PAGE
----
Ducky quilt FMQ

Tackling FMQ

Finished Ducky Quilt
My first try at FMQ turned out so good! I was surprised at how good it turned out!


So I’ve been wanting to try free-motion quilting (FMQ) for some time now. I just never have been brave enough. I knew I would mess it up and ruin my fabric. But when I got my new Bernina, I decided it was time to tackle this new technique!

I watched many, many videos by Angela Walters and by the Missouri Star Quilt Company. They made it look so very easy! Yeah, right! They’ve been doing this for years! And the quilting juice that helps Angela?! Yup! that would be a new design on my quilt LOL! So after alot of putting it off and talking myself out of doing that one more thing before starting, I bit the bobbin and prepared my quilt sandwich!


I had just the right size of yellow flannel for the backing. Just enough batting to fit the ducky panel, so I guess it was meant to be! Here you see my sandwich. I used Dritz Basting Spray. First time I used the basting spray. I usually use big safety pins. Why not get all the way out of my comfort zone, right?


So here I have the quilt in place and ready to go! Well, almost ready… It took me about an hour to actually sit down and begin. My anxiety level skyrocketed! I had my regulator foot on, white thread threaded, a full bobbin… Just had to work up that last bit of courage…


After alot of pep talk from me to me, I began! OMG!!! How cool does that look! I was so excited that I had to send my mom a pic! LOL Someone needed to know what I was doing! It’s not that hard after all!


I kept moving around and around. I did learn pretty quick that you just have to relax and steer the quilt, not force it. Nina, (what I named my Bernina), yelled at my a handful of times because I was trying to go too fast. After a few conversations with her, we got on the same page and began working together.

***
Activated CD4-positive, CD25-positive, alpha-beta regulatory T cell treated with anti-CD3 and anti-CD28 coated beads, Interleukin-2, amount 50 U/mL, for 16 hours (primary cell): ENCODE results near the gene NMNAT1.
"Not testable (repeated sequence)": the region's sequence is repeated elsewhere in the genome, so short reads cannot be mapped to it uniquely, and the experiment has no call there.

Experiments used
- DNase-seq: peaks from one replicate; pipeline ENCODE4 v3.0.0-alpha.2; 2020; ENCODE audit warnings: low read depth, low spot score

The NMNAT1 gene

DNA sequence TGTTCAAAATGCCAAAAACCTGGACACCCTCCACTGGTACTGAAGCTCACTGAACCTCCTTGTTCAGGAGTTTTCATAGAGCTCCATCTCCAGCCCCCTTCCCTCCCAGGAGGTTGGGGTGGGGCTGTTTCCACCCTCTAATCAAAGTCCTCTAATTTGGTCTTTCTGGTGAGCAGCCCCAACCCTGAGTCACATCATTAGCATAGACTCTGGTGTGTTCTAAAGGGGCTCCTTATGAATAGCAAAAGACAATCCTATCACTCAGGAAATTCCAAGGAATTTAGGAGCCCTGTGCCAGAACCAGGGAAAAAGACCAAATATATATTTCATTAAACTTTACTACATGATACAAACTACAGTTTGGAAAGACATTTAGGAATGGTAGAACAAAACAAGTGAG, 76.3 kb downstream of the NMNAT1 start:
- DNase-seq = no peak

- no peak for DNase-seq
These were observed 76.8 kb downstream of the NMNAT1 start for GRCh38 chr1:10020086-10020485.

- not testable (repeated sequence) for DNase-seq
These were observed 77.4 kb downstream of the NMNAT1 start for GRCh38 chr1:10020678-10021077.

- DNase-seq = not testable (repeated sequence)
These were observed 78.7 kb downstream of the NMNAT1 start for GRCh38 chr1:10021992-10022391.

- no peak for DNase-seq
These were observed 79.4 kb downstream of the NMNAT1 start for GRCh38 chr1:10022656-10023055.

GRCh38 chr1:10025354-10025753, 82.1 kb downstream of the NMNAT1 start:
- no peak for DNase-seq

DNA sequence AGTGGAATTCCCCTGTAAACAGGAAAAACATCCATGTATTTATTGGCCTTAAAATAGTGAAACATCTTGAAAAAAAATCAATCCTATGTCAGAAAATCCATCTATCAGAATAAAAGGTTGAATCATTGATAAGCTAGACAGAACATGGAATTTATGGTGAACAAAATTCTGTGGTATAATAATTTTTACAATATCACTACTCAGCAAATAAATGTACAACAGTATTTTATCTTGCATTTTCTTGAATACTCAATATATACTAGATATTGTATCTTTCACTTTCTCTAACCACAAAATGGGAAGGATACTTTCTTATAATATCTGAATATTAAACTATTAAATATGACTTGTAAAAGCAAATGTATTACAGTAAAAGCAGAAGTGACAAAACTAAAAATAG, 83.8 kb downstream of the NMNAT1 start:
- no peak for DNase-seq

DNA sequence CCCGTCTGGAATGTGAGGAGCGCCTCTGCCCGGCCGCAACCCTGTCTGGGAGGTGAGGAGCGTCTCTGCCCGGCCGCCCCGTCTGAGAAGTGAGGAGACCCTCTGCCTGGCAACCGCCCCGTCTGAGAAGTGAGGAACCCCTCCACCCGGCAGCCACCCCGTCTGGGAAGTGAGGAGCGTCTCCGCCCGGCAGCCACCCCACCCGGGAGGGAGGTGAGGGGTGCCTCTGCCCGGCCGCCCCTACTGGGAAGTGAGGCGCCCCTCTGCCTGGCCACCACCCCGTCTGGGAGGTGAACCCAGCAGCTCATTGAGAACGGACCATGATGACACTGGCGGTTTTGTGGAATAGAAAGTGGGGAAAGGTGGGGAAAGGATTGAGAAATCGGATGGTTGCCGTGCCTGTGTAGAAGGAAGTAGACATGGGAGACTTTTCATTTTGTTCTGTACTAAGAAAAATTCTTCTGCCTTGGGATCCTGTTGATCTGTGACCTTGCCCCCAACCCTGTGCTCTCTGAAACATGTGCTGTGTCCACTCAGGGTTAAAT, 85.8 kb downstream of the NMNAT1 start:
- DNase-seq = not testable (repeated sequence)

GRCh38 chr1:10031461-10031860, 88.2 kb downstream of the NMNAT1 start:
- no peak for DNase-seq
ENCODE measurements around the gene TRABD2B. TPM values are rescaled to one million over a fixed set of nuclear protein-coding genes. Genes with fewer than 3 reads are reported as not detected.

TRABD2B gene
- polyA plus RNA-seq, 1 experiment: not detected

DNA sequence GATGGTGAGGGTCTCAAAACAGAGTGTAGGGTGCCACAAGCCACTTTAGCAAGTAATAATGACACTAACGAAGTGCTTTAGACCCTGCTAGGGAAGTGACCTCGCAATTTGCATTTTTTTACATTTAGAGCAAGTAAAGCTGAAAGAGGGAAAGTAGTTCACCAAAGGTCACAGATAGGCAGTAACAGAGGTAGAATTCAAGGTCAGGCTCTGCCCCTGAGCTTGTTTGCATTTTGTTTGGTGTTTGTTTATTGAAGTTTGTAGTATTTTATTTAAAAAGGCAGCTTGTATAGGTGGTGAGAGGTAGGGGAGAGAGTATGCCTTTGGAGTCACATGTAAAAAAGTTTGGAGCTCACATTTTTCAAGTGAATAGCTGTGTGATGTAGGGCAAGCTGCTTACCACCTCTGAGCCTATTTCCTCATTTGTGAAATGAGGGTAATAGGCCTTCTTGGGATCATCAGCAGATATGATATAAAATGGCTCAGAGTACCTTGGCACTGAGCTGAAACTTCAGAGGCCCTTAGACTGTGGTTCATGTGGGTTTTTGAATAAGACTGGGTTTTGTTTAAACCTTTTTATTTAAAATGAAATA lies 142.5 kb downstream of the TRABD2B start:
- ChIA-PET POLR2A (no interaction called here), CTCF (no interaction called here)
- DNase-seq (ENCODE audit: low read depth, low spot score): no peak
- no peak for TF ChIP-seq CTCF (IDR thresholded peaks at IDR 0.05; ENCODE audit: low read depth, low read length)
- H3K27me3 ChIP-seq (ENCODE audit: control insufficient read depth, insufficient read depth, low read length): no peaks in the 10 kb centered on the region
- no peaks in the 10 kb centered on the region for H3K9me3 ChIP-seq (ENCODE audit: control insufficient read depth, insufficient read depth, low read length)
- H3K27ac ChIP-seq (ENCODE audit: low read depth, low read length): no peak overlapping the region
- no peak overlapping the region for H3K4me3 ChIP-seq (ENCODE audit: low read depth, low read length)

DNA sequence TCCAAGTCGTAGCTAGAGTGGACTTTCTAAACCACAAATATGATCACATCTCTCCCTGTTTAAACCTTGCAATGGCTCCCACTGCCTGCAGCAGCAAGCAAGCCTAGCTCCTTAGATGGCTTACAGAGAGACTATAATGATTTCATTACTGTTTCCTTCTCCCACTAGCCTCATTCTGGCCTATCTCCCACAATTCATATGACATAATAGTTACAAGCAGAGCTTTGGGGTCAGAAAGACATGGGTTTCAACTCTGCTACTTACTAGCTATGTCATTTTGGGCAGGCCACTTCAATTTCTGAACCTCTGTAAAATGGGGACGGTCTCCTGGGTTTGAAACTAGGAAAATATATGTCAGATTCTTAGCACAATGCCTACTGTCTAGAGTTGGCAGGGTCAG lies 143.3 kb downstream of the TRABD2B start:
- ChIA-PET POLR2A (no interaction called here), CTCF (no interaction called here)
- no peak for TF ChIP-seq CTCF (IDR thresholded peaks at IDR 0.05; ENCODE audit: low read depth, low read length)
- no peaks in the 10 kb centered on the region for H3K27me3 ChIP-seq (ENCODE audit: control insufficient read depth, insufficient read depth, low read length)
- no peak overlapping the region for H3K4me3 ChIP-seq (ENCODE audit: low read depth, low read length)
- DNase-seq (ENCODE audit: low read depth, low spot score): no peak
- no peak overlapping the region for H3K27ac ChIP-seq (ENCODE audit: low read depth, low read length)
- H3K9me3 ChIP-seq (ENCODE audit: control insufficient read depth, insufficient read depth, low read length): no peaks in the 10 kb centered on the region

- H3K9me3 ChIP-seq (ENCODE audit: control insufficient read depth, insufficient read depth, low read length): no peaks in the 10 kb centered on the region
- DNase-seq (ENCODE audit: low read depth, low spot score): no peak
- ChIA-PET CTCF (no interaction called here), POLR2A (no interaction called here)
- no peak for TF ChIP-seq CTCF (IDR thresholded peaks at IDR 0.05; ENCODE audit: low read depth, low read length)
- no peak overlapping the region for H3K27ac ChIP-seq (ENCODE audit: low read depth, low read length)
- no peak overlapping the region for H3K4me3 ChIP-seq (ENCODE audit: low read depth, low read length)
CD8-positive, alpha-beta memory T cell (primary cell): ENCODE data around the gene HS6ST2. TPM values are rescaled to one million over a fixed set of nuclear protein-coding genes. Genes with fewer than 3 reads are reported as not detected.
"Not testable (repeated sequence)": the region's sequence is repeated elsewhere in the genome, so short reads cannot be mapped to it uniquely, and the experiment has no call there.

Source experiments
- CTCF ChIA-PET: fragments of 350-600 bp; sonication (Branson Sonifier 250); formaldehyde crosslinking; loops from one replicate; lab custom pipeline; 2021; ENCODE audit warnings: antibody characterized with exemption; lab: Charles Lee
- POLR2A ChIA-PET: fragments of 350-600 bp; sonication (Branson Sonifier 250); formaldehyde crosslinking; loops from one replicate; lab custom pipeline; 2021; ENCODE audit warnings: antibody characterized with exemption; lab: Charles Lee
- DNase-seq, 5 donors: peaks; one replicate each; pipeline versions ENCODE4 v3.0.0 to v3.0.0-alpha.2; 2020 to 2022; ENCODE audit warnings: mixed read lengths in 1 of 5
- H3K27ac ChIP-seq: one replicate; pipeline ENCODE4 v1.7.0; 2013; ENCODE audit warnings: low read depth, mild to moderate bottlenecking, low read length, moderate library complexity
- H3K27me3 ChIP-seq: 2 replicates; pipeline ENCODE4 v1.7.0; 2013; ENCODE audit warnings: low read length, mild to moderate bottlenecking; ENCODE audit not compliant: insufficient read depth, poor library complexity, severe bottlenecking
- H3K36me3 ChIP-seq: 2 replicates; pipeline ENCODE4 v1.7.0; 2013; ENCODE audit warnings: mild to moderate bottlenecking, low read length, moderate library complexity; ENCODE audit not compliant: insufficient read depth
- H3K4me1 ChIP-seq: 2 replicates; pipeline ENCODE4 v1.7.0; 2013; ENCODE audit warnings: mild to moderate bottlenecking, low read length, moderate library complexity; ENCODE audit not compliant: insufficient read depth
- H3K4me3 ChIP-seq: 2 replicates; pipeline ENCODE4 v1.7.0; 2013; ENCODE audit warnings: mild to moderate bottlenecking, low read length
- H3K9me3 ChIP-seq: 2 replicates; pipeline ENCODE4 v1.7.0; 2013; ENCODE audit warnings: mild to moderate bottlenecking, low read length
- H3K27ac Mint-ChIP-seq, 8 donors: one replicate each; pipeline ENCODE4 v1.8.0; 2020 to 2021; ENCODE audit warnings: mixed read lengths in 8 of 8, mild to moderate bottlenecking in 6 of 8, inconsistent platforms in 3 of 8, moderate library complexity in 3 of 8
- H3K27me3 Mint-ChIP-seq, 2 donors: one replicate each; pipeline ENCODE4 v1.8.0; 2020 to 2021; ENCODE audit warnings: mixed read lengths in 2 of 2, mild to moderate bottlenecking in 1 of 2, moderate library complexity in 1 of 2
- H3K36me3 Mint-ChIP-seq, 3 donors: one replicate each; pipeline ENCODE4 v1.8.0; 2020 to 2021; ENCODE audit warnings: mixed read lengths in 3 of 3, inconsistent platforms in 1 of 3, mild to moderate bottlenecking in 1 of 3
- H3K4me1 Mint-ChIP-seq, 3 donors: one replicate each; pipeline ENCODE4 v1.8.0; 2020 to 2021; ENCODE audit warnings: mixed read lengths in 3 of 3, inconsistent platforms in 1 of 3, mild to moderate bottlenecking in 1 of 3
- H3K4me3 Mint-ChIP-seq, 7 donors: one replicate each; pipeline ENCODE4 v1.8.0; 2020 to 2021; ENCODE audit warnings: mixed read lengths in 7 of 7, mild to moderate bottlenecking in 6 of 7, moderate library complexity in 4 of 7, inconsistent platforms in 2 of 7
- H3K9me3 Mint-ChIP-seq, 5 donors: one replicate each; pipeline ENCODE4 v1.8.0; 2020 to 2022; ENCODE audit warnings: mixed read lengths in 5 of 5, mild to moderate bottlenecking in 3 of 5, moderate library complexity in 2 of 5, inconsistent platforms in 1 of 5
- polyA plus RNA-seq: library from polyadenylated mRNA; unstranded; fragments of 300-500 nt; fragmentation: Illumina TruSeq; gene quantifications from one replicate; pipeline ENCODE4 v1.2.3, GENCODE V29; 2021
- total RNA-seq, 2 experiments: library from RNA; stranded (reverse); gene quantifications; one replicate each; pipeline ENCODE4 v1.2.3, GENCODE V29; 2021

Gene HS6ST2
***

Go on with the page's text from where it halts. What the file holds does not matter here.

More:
Another thing I learned is that when those more experienced quilters tell you not to use the basic thread, you know, the ones you pick up at Walmart quick, they are not just partial to those better brands. I kept getting lint in my needle and my thread kept breaking. I have since gotten myself some really fun colors of REAL quilters thread! I’m a REAL quilter now!!!


By the time I got near the end, I was feeling really comfortable with this pattern. It’s really easy to do and there is no wrong way to go. Perfect for beginners.


I also love how the back of the quilt looks! It has it’s own design and could really be used with that side up, I suppose.


So there it is! FMQ all over this panel! It gives it motion and depth… I just love how it turned out! Feeling so confident and so excited, I was going to try some vines and leaves in the teal border but decided against it. Less is more.

I ended up doing a straight stitch on both sides of the peachy border. I was figuring out how to finish it off and realized that I had to cut that out yellow border off so that I could used the backing to self-bind it.


Here is the completely finished quilt! I think it turned out really great! I can’t wait to do another!


Here is the back. I think this really shows the FMQ the best and the pattern really pops!


I hope you enjoyed my FMQ adventure! If you were like me and do not think you can do it, or your anxiety talks you out of it, I say just do it! You will be so excited and proud of yourself!